Janice Hamby

Area Links

From the breathtaking scenery to 12 of the country's premiere golf courses, Crossville and Cumberland County is "the best-kept secret in Tennessee." Located in the triangle of the state's three major cities - Nashville, Knoxville and Chattanooga, visitors will find some of the region's best outlet shopping, antique shops and attractions. Crossville is also home to local wineries, museums, historical landmarks and the nationally known Cumberland County Playhouse, making it a popular destination for thousands of tourists and business professionals.


Local Subdivision Covenants & Restrictions


Chamber of Commerce
Health and Wellness


State of Tennessee
Nashville Digest
The Tennessean
Knoxville News Sentinel
University of TN Sports

Look what the FDIC is saying about Crossville:

FDIC Outlook Spring 2006

Affluent Mid-South suburbs have attracted baby boomers, and insured financial institutions have followed.

The Mid-South continues to be characterized by modest population growth, depopulation of the Mississippi Delta area, and a growing concentration of baby boomers in metropolitan areas. Overall population growth in the area has trailed the nation during the past 40 years. Since 1962, when the first baby boomers entered the workforce, the total population of the Mid-South grew 46 percent, compared with 60 percent for the nation. During the same period, nearly all counties in the Mississippi Delta declined in population as residents, including baby boomers, left the area in search of jobs and amenities in metropolitan areas, such as Memphis, Little Rock, and Jackson.12 Approximately 66 percent of the area's 4.2 million baby boomers now live in the Mid-South's metropolitan areas.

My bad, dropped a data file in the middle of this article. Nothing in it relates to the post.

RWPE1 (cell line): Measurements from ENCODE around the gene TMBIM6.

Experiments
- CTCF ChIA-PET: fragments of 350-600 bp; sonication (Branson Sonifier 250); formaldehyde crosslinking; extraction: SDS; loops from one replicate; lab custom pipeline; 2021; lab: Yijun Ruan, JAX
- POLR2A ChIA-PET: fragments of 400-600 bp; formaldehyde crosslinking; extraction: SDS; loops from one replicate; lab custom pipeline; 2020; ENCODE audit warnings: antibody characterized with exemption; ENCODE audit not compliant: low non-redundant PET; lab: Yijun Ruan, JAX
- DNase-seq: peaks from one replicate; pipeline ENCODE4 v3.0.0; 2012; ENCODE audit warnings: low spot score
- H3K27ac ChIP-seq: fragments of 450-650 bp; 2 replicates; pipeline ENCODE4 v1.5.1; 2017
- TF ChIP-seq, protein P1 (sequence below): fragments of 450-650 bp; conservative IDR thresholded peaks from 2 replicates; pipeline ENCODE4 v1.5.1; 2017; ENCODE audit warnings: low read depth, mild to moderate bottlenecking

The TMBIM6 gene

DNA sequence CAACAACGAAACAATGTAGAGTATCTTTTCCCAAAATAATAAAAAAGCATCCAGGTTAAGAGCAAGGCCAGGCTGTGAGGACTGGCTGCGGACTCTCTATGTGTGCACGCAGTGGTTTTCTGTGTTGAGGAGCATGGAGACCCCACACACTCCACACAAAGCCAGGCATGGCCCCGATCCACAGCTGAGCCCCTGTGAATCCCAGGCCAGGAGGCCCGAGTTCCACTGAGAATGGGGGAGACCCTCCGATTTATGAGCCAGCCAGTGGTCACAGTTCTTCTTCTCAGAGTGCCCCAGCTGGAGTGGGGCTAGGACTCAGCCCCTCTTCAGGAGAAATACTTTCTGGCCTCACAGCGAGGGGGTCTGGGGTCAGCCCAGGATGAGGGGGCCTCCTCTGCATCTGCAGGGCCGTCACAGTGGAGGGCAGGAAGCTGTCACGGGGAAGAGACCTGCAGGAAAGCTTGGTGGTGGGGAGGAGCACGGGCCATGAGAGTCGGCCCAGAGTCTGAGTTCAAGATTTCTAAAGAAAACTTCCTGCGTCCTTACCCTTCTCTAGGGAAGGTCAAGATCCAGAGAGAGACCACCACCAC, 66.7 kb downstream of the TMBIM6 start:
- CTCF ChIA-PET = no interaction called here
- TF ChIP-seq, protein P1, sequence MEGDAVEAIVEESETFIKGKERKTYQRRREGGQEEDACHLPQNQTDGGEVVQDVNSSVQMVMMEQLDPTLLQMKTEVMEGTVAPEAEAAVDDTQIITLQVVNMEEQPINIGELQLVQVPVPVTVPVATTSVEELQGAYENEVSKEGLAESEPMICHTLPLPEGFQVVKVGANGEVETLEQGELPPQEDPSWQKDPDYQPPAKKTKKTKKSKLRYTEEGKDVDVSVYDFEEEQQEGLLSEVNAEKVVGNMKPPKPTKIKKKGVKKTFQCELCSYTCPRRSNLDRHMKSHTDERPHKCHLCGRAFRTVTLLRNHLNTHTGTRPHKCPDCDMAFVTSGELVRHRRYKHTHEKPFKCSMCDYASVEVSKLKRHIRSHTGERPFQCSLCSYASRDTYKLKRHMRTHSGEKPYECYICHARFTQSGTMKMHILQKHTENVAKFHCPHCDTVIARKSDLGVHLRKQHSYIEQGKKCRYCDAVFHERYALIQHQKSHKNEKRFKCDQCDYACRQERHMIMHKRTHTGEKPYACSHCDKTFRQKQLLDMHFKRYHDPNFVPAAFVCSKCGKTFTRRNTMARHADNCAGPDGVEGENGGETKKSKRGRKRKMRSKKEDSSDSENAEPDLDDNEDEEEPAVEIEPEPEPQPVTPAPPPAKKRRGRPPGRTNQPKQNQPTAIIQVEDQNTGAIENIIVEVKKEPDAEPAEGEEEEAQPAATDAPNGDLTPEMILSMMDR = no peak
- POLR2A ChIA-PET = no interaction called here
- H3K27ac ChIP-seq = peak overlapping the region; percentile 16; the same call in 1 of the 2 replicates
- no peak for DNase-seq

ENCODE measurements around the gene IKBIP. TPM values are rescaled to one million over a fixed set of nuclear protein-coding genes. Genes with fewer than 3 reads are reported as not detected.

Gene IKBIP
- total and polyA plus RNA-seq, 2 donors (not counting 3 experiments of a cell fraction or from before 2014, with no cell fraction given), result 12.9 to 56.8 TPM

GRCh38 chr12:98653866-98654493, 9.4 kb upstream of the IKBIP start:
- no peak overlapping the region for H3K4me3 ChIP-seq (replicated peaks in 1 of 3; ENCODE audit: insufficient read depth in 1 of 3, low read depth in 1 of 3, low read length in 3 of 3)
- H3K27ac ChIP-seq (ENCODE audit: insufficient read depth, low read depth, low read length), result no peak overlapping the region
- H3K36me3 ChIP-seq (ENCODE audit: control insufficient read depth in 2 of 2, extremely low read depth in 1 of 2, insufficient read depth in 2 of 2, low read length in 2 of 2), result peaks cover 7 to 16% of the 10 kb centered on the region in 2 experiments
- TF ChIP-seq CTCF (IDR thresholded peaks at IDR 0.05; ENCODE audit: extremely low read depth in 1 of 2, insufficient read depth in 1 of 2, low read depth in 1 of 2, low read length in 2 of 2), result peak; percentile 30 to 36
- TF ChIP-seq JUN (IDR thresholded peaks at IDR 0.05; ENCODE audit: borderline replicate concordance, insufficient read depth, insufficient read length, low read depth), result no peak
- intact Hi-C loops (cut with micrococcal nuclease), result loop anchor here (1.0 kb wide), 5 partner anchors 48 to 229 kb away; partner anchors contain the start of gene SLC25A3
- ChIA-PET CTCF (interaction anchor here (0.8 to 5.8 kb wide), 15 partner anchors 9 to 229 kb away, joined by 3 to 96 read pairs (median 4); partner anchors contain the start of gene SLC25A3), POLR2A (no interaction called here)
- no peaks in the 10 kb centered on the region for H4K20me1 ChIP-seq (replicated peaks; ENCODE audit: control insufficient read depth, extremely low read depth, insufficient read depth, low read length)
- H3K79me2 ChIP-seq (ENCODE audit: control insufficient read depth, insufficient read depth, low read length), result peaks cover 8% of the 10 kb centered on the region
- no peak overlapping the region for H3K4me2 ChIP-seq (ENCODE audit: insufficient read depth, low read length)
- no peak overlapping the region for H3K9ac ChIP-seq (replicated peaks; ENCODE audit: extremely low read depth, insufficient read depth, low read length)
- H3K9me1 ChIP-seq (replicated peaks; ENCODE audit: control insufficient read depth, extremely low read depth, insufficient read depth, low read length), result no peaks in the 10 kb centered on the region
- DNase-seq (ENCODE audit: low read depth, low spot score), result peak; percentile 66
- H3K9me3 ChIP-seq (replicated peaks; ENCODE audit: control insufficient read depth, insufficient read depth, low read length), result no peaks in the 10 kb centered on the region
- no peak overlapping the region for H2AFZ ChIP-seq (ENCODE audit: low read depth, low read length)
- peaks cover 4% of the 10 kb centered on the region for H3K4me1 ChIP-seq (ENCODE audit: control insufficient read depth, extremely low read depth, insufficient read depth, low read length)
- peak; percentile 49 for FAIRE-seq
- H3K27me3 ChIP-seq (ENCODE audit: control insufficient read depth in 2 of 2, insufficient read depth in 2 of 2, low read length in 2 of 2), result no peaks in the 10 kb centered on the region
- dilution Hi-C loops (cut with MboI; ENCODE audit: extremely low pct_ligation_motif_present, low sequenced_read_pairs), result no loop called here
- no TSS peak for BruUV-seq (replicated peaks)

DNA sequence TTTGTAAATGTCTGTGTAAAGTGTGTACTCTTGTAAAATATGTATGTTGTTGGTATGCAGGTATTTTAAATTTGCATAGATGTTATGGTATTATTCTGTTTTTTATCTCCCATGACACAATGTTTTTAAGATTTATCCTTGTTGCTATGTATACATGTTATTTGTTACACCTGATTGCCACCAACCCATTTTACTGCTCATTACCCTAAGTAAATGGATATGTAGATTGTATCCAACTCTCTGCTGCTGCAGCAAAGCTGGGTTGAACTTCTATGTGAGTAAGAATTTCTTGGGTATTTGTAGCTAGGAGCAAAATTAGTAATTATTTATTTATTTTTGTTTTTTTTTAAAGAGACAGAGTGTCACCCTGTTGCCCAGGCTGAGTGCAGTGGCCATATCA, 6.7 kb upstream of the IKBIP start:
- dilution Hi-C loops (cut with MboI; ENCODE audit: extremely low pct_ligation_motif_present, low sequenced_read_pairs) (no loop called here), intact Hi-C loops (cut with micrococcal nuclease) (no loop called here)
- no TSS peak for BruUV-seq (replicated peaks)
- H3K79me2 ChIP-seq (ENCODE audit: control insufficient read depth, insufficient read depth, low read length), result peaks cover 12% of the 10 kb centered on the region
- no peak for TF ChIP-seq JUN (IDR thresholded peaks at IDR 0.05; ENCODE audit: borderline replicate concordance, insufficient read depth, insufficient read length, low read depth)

A few smaller Mid-South communities also are drawing these individuals as they retire. The baby boomer population of these "retirement havens," including Hot Springs, Arkansas, and Crossville, Tennessee, has grown in recent decades. A few other areas are now beginning to attract aging baby boomers, including communities near the Smokey Mountains, the Mississippi Gulf Coast, and college towns, such as Oxford, Mississippi. These communities share a number of desirable factors: a relatively low cost of living, affordable housing, favorable climate, cultural opportunities, and other amenities.13

Interesting distinctions among populations are now emerging in the Mid-South's metropolitan areas. Drilling down to the county level, our analysts found the demographic characteristics of suburban county households generally include higher income and rates of home ownership, more years of education, and a higher ratio of married couples to single individuals.14 Our analysis identifies 20 "affluent" counties that are home to significant numbers of residents who share these traits (see Table 2); these affluent counties are primarily suburban counties that have attracted an influx of relatively high-earning baby boomers from the urban core. As a result, these counties have experienced strong population growth. The Mid-South's median county population growth between 1995 and 2003 fell below 5 percent; however, median growth for affluent counties was 18 percent, including a disproportionate number of baby boomers.